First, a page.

A perfect storm of unfortunate events has left the city secretary managing Hitchcock’s affairs while a recently hired consulting firm tries to help the city assess its financial picture and fortify operations.
The city of Hitchcock in the past few months has experienced a maelstrom of setbacks, which began with Hurricane Harvey in late August and got worse when Mayor Anthony Matranga was hospitalized, said C.B. “Bix” Rathburn, a former county economic development director who resigned in June to become an independent consultant.
City commissioners voted Tuesday to empower Mayor pro tem Randy Stricklind to negotiate a deal with Rathburn to evaluate Hitchcock’s financial situation, operational structure and staffing and to eventually help in selecting an interim city administrator to oversee daily operations.
Commissioners could eventually hire a full-time city administrator, Rathburn said.
“This is an option that may or may not work for the city,” Rathburn said. “I am not the person to oversee daily operations at the city, but it’s clear Hitchcock is at a crossroads. My proposal is to assess where the city is financially with staff and everything else.”
Parts of Hitchcock, just north of Galveston Bay and west of Interstate 45, were hit hard by Hurricane Harvey, which made landfall Aug. 25 in Rockport, 200 miles south of the county, and moved up the Texas coast.
The storm dumped more than 50 inches of rain in some parts of this county, swelling creeks and bayous and flooding an estimated 20,000 homes in the county and devastating parts of Houston.
Shortly after the storm, Matranga found himself hospitalized briefly, he said.
While Matranga was out of the hospital by Tuesday’s special meeting, his role in the city’s operations is reduced, commissioners said.
Matranga, who is retired, had previously headed the city’s operations as Hitchcock does not have a city manager.
Debris removal also became an immediate concern for cities when the cleanup began; but Hitchcock, with a population of about 7,800 people, didn’t have a contract on hand, officials said. Hitchcock City Hall also sustained heavy damage during the storm.
Commissioners on Tuesday told Lucy Dieringer she was in charge of managing city staff for the time being.
“Lucy, we are counting on you to step up and run things,” Commissioner Mark Cook said. “That doesn’t mean you have to do everything, but you do have to manage everyone.”
Dieringer takes over managing operations during a critical time for the city.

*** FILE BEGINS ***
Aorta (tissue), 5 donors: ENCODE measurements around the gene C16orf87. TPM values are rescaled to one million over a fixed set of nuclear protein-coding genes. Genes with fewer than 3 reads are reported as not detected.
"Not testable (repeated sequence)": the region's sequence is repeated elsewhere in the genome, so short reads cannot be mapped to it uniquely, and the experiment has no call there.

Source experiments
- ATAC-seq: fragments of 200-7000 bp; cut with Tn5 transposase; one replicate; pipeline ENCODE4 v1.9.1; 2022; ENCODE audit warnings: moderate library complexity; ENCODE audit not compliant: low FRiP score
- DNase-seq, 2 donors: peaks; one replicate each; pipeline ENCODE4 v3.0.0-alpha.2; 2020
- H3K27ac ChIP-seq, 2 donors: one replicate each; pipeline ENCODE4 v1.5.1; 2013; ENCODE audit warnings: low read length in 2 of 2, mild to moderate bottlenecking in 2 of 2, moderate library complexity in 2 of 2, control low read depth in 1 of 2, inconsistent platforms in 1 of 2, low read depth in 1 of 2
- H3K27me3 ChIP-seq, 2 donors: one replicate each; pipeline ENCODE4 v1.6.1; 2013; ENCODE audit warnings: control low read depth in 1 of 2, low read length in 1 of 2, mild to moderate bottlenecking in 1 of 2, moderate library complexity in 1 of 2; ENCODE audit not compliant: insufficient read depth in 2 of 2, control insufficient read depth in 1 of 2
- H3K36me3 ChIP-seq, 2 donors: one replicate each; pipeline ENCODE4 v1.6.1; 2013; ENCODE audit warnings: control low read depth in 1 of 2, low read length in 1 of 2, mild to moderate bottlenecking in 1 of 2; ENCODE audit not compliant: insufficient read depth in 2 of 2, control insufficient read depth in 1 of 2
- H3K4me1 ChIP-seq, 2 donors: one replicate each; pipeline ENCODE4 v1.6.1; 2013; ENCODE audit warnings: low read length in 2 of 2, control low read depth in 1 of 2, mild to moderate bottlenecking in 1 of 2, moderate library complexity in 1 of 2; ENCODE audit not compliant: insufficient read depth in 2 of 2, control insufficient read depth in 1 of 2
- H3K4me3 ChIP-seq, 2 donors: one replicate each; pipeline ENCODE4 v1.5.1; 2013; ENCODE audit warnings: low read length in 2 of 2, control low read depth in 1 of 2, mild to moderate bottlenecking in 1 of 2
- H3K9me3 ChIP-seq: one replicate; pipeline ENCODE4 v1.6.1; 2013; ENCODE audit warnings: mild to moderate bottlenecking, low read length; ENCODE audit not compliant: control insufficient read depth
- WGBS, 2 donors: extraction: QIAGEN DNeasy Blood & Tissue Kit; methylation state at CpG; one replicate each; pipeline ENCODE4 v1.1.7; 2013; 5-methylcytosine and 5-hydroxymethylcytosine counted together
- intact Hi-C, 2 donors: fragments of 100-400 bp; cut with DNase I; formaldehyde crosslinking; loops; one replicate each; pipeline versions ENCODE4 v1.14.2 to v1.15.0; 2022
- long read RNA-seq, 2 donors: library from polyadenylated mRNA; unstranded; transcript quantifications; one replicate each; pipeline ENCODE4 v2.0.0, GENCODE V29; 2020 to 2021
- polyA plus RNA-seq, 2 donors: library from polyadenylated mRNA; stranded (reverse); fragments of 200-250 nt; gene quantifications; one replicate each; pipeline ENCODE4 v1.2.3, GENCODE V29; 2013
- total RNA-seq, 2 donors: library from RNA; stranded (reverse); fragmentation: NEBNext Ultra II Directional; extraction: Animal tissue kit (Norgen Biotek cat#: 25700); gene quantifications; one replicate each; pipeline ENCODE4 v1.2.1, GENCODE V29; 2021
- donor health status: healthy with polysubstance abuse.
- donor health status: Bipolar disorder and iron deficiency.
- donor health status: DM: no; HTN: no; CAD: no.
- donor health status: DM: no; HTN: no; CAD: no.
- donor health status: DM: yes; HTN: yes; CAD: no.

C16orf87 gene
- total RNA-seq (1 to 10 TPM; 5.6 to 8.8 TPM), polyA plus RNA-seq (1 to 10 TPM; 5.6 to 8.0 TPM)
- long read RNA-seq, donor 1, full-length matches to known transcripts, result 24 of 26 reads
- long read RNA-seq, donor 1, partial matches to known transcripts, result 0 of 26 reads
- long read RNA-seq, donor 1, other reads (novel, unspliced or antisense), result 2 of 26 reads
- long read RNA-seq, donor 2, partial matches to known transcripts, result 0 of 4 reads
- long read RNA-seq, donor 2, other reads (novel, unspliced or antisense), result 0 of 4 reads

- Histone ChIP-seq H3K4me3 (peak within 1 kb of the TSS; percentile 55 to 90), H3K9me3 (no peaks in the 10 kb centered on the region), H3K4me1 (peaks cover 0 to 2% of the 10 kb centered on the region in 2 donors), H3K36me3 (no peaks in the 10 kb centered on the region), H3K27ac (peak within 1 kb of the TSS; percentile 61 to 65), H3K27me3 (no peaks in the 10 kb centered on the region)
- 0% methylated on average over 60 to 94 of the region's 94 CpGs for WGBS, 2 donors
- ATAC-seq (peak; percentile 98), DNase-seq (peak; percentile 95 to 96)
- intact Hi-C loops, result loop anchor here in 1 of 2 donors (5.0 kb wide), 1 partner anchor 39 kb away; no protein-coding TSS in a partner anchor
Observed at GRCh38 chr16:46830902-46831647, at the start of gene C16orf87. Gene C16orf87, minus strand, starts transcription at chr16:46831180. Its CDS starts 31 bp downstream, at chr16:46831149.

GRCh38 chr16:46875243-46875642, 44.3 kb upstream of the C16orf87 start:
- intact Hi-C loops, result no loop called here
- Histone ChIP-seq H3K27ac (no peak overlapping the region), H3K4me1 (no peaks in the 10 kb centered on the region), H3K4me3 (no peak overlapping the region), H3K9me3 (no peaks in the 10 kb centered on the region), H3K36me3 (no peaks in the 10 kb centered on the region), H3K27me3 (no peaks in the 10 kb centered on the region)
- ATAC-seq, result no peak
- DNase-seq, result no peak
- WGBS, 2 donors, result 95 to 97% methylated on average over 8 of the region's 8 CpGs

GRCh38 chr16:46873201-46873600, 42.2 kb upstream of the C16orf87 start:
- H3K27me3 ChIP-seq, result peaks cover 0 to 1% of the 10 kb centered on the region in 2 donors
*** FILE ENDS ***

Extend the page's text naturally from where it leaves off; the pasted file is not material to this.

Hitchcock has 60 days to document and work through all the necessary paperwork to get reimbursed for Hurricane Harvey damage through the Federal Emergency Management Agency, Dieringer said. It needs the help of an engineering firm to get that done, officials said.
“We still have not officially gone out for an RFP (request for proposal) for an engineering firm,” said Sabrina Schwertner, executive director of the Hitchcock Industrial Development Corp. “There are things that have to be done.”
Commissioner Monica Cantrell Tuesday asked Rathburn if he could accelerate his proposed five-month timeline for examining the city’s affairs.
“I look at the city like a multimillion-dollar business,” Cook said. “With a business of that size, you need someone to come in and run it. We don’t have that right now.”
Rathburn told commissioners he could prioritize the different aspects of the city review by order of importance to help make deadlines with FEMA, in addition to others.
The financial aspect of the review is most important considering the pending FEMA deadline and the need to keep within the approved budget, Cantrell said.
Once the city is steered out of its most immediate Harvey-related woes, commissioners should also consider developing a strategic plan to guide it forward, Rathburn said.
Commissioners unanimously approved allowing Stricklind to negotiate with Rathburn, but financial details weren’t immediately available because there wasn’t a final contract, Stricklind said.
“We have been faced with a lot of immediate challenges in the post-Harvey recovery, but we are striving to build a more resilient Hitchcock for the future of our community,” Schwertner said.
Rathburn said he founded his consulting firm, Rathburn Planning & Consulting, in 2012. His firm developed facility and master plans for La Marque and other entities between 2012 and 2014.
Rathburn was hired by Galveston County in July 2015 at an annual salary of $130,000, according to the county.
Before starting at the county, Rathburn was the executive director of the Galveston County Economic Alliance for about a year. He was the president of Texas A&M University at Texarkana from July 2008 to August 2013 before resigning with little explanation, according to the Texarkana Gazette.
Rathburn was previously president of Savannah Technical College from 2000 to 2008. A Georgia Office of the Inspector General found Rathburn had abused the position by asking the auto department head to purchase parts for his personal vehicle and failing to reimburse him in a timely manner.
The report also found he used state money to cover the initial cost of a catering event for a board member. He resigned several months after the report was completed.
Rathburn was the president of Galveston College from 1995 to 2000.